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or gayly

[gey-lee] /ˈgeɪ li/
with merriment; merrily; joyfully; cheerfully.
with showiness; showily.
Origin of gaily
Middle English word dating back to 1350-1400; See origin at gay, -ly Unabridged
Based on the Random House Dictionary, © Random House, Inc. 2017.
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Examples from the Web for gaily
Contemporary Examples
Historical Examples
  • "Brighten your lovely features with a smile, Katherine me dear," she said gaily.

    Her Father's Daughter Gene Stratton-Porter
  • The Chevrotte was gaily singing, and she plunged into it like a startled fawn.

    The Dream Emile Zola
  • She climbed quickly into the carriage and said gaily: "Go ahead, Sami!"

  • "But we were bound to go somewhere, my dear fellow," she gaily answered.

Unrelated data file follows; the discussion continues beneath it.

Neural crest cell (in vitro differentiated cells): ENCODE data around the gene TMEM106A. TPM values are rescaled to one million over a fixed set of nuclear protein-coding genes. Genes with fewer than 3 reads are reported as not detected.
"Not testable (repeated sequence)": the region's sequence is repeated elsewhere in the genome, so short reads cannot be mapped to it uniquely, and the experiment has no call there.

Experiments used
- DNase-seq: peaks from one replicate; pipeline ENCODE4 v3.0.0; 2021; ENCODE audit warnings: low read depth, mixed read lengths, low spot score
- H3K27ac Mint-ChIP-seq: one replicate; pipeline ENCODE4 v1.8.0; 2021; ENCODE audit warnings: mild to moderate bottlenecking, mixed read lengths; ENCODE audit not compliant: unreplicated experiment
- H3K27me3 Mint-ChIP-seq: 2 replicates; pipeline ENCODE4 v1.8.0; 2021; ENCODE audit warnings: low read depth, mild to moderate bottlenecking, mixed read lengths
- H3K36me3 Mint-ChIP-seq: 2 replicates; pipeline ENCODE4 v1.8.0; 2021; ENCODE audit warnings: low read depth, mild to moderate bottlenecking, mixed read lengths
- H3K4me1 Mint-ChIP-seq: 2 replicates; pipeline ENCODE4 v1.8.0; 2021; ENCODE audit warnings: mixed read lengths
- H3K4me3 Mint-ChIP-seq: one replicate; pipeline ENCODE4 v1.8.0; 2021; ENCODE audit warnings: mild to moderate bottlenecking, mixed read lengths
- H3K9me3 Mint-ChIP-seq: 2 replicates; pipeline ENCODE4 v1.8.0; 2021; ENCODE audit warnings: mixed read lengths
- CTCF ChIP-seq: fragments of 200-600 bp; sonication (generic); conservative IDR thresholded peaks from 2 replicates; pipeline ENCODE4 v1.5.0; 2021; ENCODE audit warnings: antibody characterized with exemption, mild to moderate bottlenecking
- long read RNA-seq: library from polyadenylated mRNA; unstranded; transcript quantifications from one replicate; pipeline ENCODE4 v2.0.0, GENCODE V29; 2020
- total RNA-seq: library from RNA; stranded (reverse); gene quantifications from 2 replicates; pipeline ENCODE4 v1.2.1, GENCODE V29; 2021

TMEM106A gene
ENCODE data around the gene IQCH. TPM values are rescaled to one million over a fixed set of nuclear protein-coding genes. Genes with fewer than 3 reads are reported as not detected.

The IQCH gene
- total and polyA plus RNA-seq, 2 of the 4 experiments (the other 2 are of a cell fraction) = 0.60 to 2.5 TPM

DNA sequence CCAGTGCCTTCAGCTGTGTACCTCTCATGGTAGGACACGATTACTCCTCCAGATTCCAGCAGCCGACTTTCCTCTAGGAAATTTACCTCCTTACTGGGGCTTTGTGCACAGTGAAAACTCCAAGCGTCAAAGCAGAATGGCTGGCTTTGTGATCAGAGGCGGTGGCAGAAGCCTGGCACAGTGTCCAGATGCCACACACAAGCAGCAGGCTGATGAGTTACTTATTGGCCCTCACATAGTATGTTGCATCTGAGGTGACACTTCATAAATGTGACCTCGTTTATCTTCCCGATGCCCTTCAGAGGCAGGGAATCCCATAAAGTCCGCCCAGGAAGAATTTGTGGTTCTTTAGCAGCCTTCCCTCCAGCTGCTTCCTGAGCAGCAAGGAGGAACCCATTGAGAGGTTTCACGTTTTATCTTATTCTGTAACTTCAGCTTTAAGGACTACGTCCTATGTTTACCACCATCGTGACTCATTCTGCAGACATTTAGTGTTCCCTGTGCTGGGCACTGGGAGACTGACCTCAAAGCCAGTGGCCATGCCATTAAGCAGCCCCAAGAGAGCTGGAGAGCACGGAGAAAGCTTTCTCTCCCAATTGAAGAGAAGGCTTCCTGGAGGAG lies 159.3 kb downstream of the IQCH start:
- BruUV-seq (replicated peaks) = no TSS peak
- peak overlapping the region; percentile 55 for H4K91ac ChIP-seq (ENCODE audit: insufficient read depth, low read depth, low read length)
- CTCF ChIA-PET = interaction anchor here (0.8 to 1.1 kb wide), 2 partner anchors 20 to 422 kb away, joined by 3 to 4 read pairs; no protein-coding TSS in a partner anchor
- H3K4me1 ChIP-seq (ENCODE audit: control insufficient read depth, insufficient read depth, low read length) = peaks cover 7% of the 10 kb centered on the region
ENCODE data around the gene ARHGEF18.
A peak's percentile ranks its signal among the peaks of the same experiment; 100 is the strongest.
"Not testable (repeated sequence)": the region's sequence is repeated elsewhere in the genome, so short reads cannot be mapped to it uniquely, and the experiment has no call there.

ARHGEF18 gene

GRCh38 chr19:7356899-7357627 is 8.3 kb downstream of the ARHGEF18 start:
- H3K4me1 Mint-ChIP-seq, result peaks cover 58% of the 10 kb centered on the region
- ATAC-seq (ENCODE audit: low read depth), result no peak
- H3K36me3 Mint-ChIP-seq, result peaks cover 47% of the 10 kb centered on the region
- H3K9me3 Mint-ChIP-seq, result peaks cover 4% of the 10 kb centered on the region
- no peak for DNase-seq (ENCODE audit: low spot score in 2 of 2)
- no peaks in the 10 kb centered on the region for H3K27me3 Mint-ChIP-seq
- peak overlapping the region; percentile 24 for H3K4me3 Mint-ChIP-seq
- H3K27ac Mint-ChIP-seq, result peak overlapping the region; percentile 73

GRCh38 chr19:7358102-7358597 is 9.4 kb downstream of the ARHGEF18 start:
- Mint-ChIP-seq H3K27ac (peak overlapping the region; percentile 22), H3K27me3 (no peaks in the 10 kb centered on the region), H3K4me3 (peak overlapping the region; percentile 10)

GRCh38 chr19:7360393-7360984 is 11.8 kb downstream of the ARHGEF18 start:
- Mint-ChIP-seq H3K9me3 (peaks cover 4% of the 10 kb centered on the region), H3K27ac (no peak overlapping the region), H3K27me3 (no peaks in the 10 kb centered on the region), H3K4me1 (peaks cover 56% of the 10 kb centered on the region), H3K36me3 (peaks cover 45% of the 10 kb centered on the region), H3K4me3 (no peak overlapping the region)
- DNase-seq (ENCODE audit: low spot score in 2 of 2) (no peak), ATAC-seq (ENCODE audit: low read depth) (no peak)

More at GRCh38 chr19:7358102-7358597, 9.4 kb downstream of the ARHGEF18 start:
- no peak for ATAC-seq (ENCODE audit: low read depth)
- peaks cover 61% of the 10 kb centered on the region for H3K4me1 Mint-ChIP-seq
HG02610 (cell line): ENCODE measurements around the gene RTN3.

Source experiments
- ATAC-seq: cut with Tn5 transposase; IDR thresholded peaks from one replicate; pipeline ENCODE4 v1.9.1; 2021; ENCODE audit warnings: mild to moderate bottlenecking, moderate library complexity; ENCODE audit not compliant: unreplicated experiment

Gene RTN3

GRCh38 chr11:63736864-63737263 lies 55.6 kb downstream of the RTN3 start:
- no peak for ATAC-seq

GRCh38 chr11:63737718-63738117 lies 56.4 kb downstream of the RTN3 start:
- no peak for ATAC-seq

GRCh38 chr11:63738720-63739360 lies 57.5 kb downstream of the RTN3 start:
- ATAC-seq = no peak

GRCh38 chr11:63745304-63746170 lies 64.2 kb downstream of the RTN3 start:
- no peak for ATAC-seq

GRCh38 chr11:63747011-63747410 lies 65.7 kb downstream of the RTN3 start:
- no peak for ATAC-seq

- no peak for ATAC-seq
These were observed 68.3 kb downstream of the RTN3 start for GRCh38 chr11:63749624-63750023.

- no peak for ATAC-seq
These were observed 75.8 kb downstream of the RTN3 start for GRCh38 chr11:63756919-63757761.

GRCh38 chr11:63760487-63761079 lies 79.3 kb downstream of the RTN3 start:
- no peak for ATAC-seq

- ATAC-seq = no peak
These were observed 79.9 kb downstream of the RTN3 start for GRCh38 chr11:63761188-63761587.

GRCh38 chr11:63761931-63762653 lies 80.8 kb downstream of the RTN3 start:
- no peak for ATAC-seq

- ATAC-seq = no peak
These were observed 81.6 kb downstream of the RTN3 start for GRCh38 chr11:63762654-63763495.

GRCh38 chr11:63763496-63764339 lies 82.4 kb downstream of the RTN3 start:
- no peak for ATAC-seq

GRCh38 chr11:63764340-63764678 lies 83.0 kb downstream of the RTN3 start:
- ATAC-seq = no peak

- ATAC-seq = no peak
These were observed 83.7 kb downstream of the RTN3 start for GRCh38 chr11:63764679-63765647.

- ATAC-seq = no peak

• She had too often asked him (no matter how gaily) what he heard about her, too often begged him not to hear anything.

    Alice Adams Booth Tarkington
  • After the lapse of half an hour or so, the elder Chester, gaily dressed, went out.

    Barnaby Rudge Charles Dickens
  • "The red rose for the Elphbergs, Marshal," said I gaily, and he nodded.

    The Prisoner of Zenda Anthony Hope
British Dictionary definitions for gaily


in a lively manner; cheerfully
with bright colours; showily
Collins English Dictionary - Complete & Unabridged 2012 Digital Edition
© William Collins Sons & Co. Ltd. 1979, 1986 © HarperCollins
Publishers 1998, 2000, 2003, 2005, 2006, 2007, 2009, 2012
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Word Origin and History for gaily

also gayly, late 14c., from Middle English gai (see gay) + -ly (2). "The spelling gaily is the more common, and is supported by the only existing analogy, that of daily" [OED].

Online Etymology Dictionary, © 2010 Douglas Harper
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